Diving Into Deep Learning!

Learning occurs best in a community of learning or practice. The word community implies that the people within it are taking an active part in the process of learning. – Dr. Shannon H. Doak (source).

What is deep learning? 

Deep learning is the antidote to more traditional forms of teacher-directed learning. It is democratic and communal. It values people and processes over information transfer.

In deep learning, students and teachers learn from each other and go beyond mastery of facts and discrete content knowledge. They work together to explore important issues and address problems creatively. Teachers and students are partners in the learning process. They are focused on achieving shared objectives and goals.

According to Dr. Monica R. Martinez, Deeper Learning is a set of student outcomes that includes mastery of essential academic content; thinking critically and solving complex problems; working collaboratively and communicating effectively; having an academic mindset, and being empowered through self-directed learning.” (Source).

I love this video from the Hewlett Foundation that provides an overview of Deep Learning.

Deep learning is rooted in the 4Cs of 21st Century Skills:

The 4Cs – Source: AES Education.

This video, from the New Pedagogies for Deep Learning organization, talks about deep learning in Finland. It gives good insight into what this approach might look like in practice. (Source).

The Old Pedagogy – Boring Us to Death:

I cannot tell you how many teacher training sessions I have sat in that have been anything but deep learning. Although most of the trainings are on the importance of what Michael Fullen calls the “New Pedagogy” (aka deep learning), the trainings themselves usually rely on the “Old Pedagogy” (aka the sage on a stage method) to communicate ideas.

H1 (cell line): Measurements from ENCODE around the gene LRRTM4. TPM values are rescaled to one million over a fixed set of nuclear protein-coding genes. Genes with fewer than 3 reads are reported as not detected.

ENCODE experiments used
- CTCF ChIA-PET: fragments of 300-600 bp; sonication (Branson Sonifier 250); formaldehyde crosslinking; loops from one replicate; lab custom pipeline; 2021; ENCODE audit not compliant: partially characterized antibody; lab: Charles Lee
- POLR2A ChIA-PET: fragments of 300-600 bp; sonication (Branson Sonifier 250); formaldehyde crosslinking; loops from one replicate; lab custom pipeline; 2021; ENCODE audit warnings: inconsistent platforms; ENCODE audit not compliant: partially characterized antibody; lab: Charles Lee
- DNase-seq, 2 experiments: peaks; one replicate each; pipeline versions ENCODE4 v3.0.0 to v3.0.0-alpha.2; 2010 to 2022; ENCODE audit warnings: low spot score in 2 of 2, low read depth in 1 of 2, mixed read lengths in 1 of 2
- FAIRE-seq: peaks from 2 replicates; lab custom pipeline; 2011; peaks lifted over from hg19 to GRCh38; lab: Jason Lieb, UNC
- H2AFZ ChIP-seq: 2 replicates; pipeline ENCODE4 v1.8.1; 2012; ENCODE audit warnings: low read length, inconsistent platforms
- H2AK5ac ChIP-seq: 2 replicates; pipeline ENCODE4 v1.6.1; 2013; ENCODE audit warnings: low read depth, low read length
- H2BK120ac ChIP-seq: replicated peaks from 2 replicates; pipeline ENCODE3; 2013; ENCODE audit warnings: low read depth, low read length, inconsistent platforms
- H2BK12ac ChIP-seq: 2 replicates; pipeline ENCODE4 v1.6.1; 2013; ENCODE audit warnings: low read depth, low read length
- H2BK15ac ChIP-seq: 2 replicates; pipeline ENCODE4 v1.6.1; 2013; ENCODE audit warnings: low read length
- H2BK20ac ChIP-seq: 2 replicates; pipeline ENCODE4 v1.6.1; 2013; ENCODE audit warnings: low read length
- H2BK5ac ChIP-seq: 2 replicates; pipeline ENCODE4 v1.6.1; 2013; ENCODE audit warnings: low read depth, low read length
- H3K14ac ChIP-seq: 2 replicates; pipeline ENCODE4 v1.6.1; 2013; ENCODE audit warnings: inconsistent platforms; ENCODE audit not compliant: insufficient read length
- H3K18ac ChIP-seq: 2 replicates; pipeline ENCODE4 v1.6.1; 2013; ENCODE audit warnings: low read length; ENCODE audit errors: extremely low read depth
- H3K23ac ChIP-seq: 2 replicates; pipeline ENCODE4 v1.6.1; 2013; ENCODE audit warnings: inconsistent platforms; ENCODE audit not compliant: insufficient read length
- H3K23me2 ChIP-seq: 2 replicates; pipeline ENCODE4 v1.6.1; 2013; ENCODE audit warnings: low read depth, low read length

Case in point, I recently attended a training on Universal Design for Learning. UDL is a learning approach rooted in the principles of individualization, choice, and agency. However, the trainer used a one-sized fits all approach to deliver the content. He lectured at us for about an hour using a lengthy slideshow and provided zero opportunities for those of us Zooming in to process what was being discussed.

It was text-heavy slide after text-heavy slide in rapid-fire succession. I  was basically sitting at my desk wondering how much this guy was getting paid to share this completely de-contextualized and non-relevant presentation with us. Probably more than I make per hour…

Me Looking Bored as a Bear during our last teacher PD session. Image via giphy.

It sure is obvious to an outside observer when deep learning is not present. People are looking at their phones, multitasking, falling asleep, getting up constantly to take breaks, engaging in side-chatter, etc…

Adventures in Deep Learning – An Exploration of Queer Allyship:

Rest assured, friends. There is hope. There are some forward-thinking, tech-savvy educators out there doing cool stuff using the New Pedagogy. I was fortunate enough to learn from one last week (along with my COETAIL buddy, Danielle Richert). Since Danielle and I both love Shifting Schools, we decided to attend their “Now is the Time” training pathway together.

The training was focused on helping teachers become better allies to the LGBTQ+ students in their schools. It was organized by Tricia Friedman, who produces the Be A Better Ally Podcast. Tricia is passionate about building more inclusive schools. She is also excellent at fostering opportunities for deep learning and global collaboration.

Tricia used some of the following strategies to promote the 4Cs of collaboration, communication, critical thinking, and creativity in her workshop:

  1. She provided frequent opportunities for us to talk to a partner in a breakout room.
  2. She gave us choices about what we wanted to learn, often giving us a menu of resources around a topic, and then asking us to click on the links that interested us.
  3. She allotted plenty of time for us to think, write, and process what we were discussing.